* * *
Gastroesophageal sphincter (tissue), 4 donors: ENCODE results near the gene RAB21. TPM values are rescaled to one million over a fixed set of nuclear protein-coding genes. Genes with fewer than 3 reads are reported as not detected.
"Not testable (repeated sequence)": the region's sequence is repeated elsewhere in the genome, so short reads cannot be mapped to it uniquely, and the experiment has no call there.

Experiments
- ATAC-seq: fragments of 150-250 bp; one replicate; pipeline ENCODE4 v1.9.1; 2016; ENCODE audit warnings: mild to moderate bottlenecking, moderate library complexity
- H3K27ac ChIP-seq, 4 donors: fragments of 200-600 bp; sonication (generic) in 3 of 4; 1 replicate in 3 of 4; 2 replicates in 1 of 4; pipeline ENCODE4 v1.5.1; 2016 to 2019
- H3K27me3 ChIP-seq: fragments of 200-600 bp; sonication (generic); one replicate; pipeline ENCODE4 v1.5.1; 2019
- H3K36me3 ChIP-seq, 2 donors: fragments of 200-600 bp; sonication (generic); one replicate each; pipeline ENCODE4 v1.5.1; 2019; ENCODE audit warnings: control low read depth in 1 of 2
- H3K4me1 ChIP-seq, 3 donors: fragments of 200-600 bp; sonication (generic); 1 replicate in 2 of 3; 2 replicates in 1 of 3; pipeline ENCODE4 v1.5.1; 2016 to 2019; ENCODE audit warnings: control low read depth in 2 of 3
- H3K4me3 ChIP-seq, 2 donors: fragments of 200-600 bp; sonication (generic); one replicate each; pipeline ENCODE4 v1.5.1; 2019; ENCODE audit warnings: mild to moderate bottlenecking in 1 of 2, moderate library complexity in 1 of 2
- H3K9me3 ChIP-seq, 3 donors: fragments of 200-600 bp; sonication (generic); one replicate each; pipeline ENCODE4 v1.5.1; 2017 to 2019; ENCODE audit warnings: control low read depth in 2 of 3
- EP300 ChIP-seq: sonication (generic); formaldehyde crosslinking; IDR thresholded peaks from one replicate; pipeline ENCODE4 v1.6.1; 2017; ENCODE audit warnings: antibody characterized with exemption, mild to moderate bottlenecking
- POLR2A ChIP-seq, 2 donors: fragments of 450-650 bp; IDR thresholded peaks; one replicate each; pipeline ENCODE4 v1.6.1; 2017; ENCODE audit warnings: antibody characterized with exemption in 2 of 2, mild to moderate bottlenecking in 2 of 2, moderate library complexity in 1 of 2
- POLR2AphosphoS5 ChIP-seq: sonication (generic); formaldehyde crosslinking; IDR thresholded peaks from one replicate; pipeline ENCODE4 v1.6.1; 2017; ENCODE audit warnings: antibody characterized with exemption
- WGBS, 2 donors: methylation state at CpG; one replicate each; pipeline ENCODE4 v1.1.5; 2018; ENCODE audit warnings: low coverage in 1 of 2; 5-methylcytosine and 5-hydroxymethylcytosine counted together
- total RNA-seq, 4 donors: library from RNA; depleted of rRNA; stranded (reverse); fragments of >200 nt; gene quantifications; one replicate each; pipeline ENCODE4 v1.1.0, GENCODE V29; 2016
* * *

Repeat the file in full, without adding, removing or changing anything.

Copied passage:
Gastroesophageal sphincter (tissue), 4 donors: ENCODE results near the gene RAB21. TPM values are rescaled to one million over a fixed set of nuclear protein-coding genes. Genes with fewer than 3 reads are reported as not detected.
"Not testable (repeated sequence)": the region's sequence is repeated elsewhere in the genome, so short reads cannot be mapped to it uniquely, and the experiment has no call there.

Experiments
- ATAC-seq: fragments of 150-250 bp; one replicate; pipeline ENCODE4 v1.9.1; 2016; ENCODE audit warnings: mild to moderate bottlenecking, moderate library complexity
- H3K27ac ChIP-seq, 4 donors: fragments of 200-600 bp; sonication (generic) in 3 of 4; 1 replicate in 3 of 4; 2 replicates in 1 of 4; pipeline ENCODE4 v1.5.1; 2016 to 2019
- H3K27me3 ChIP-seq: fragments of 200-600 bp; sonication (generic); one replicate; pipeline ENCODE4 v1.5.1; 2019
- H3K36me3 ChIP-seq, 2 donors: fragments of 200-600 bp; sonication (generic); one replicate each; pipeline ENCODE4 v1.5.1; 2019; ENCODE audit warnings: control low read depth in 1 of 2
- H3K4me1 ChIP-seq, 3 donors: fragments of 200-600 bp; sonication (generic); 1 replicate in 2 of 3; 2 replicates in 1 of 3; pipeline ENCODE4 v1.5.1; 2016 to 2019; ENCODE audit warnings: control low read depth in 2 of 3
- H3K4me3 ChIP-seq, 2 donors: fragments of 200-600 bp; sonication (generic); one replicate each; pipeline ENCODE4 v1.5.1; 2019; ENCODE audit warnings: mild to moderate bottlenecking in 1 of 2, moderate library complexity in 1 of 2
- H3K9me3 ChIP-seq, 3 donors: fragments of 200-600 bp; sonication (generic); one replicate each; pipeline ENCODE4 v1.5.1; 2017 to 2019; ENCODE audit warnings: control low read depth in 2 of 3
- EP300 ChIP-seq: sonication (generic); formaldehyde crosslinking; IDR thresholded peaks from one replicate; pipeline ENCODE4 v1.6.1; 2017; ENCODE audit warnings: antibody characterized with exemption, mild to moderate bottlenecking
- POLR2A ChIP-seq, 2 donors: fragments of 450-650 bp; IDR thresholded peaks; one replicate each; pipeline ENCODE4 v1.6.1; 2017; ENCODE audit warnings: antibody characterized with exemption in 2 of 2, mild to moderate bottlenecking in 2 of 2, moderate library complexity in 1 of 2
- POLR2AphosphoS5 ChIP-seq: sonication (generic); formaldehyde crosslinking; IDR thresholded peaks from one replicate; pipeline ENCODE4 v1.6.1; 2017; ENCODE audit warnings: antibody characterized with exemption
- WGBS, 2 donors: methylation state at CpG; one replicate each; pipeline ENCODE4 v1.1.5; 2018; ENCODE audit warnings: low coverage in 1 of 2; 5-methylcytosine and 5-hydroxymethylcytosine counted together
- total RNA-seq, 4 donors: library from RNA; depleted of rRNA; stranded (reverse); fragments of >200 nt; gene quantifications; one replicate each; pipeline ENCODE4 v1.1.0, GENCODE V29; 2016